Subsidence in the Sacramento delta is commonly attributed to peat deflation. For the Mississippi delta, some authors have invoked tectonic causes. In northwest Washington, stable relative sea level in adjacent non-deltaic areas rules out tectonic subsidence and most delta sediments are not peaty. Variation of subsidence with position in the former channel network strongly suggests that compaction of silt- and clay-rich floodplain sediments is the primary cause of subsidence at rates as high as a meter per century. Uniform, higher elevations in undiked areas indicate that ongoing sedimentation during frequent floods is sufficient to compensate for subsidence.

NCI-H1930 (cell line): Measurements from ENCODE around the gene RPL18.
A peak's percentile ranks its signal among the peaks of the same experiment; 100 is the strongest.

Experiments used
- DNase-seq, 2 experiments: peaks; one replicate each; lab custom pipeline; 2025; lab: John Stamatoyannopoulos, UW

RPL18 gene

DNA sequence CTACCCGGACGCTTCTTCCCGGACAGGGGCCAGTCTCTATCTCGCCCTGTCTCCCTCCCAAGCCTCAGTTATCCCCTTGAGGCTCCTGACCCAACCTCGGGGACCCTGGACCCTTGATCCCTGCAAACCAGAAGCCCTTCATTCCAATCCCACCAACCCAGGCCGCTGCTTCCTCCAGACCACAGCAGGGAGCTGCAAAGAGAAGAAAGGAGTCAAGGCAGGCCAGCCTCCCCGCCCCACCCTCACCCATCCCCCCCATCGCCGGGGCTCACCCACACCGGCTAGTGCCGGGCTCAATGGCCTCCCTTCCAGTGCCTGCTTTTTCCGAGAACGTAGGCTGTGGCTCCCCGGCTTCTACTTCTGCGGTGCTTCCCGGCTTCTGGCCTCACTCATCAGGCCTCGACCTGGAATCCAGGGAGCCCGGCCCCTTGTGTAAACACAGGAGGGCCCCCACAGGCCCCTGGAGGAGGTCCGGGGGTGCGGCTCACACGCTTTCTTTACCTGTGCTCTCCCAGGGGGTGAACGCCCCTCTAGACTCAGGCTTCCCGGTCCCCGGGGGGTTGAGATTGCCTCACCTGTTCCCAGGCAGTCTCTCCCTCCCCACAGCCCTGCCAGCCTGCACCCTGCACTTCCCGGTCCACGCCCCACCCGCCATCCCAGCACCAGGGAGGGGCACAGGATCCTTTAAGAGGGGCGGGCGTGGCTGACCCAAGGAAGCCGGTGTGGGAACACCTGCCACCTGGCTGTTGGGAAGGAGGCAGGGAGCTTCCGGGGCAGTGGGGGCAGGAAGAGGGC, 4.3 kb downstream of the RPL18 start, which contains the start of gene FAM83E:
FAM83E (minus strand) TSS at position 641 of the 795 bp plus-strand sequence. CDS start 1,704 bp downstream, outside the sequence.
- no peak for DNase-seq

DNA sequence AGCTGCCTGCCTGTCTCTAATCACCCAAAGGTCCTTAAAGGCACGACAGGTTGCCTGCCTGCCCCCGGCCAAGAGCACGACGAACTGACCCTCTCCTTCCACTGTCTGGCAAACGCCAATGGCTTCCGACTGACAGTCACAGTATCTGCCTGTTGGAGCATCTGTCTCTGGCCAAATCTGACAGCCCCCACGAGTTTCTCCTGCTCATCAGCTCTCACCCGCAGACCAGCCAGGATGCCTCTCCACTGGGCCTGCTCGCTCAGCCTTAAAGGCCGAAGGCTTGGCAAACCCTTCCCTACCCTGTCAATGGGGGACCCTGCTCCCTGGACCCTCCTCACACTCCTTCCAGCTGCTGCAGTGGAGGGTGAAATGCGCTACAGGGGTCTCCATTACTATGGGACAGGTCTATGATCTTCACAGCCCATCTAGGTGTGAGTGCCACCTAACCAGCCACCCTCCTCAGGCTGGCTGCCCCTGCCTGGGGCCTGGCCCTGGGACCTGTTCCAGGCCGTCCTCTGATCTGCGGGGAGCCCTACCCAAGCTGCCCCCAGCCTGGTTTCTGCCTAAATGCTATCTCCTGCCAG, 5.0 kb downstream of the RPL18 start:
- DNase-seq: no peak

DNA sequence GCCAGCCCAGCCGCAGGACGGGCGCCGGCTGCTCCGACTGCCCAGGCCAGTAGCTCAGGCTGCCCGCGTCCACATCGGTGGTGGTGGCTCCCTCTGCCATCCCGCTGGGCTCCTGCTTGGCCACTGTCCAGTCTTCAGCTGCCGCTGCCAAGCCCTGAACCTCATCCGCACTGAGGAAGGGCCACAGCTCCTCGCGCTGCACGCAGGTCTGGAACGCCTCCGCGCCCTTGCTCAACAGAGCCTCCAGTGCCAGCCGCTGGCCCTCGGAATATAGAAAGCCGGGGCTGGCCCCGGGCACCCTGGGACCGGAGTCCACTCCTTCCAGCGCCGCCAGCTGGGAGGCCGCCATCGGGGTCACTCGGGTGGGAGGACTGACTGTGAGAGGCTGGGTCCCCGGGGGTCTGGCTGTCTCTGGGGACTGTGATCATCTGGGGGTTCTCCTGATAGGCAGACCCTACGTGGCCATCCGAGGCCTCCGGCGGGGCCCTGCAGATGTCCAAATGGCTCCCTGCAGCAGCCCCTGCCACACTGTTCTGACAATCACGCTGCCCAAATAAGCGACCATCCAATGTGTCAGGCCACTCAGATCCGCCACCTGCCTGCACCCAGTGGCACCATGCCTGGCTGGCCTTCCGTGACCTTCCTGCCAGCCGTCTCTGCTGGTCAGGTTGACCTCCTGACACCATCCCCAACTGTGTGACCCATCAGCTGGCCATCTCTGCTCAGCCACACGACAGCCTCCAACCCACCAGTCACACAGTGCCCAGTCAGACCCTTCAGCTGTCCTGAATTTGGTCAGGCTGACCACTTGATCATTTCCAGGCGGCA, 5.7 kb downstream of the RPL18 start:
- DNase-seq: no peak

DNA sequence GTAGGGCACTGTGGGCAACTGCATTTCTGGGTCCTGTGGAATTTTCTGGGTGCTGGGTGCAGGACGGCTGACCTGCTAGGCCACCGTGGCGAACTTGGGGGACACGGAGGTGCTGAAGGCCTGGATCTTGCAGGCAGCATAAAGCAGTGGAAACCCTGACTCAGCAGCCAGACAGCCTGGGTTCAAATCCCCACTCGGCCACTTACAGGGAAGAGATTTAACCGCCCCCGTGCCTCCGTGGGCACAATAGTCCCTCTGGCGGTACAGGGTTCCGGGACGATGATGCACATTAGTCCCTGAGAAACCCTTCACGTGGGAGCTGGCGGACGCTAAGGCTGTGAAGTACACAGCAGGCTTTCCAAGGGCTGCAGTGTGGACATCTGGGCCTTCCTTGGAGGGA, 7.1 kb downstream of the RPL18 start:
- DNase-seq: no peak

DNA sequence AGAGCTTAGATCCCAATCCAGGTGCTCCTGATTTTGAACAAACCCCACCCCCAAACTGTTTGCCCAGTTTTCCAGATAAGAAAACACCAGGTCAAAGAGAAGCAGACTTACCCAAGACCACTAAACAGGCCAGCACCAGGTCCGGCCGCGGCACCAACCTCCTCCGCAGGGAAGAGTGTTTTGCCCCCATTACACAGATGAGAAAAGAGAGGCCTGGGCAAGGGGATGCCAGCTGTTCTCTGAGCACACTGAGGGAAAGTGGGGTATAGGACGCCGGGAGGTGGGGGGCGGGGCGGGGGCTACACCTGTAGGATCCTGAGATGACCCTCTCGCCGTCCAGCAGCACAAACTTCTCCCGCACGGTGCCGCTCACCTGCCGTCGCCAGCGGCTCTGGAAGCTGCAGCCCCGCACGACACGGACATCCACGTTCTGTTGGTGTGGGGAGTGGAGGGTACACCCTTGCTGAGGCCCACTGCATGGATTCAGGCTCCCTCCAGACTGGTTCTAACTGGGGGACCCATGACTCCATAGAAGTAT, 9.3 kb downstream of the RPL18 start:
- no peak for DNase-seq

To build and maintain dikes on these deltas is to trade the benefits of immediate flood protection and increased agricultural productivity for the costs of dike construction, lost fisheries resources, changes in wildlife habitat, lost carbon sequestration, and the ever-increasing hazard of a great flood that overtops the dikes.